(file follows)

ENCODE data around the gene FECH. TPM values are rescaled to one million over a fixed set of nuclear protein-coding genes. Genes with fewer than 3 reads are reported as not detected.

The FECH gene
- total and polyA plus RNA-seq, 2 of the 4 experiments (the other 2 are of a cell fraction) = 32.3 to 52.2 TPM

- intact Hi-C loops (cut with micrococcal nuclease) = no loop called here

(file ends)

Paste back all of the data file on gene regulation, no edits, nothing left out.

ENCODE data around the gene FECH. TPM values are rescaled to one million over a fixed set of nuclear protein-coding genes. Genes with fewer than 3 reads are reported as not detected.

The FECH gene
- total and polyA plus RNA-seq, 2 of the 4 experiments (the other 2 are of a cell fraction) = 32.3 to 52.2 TPM

- intact Hi-C loops (cut with micrococcal nuclease) = no loop called here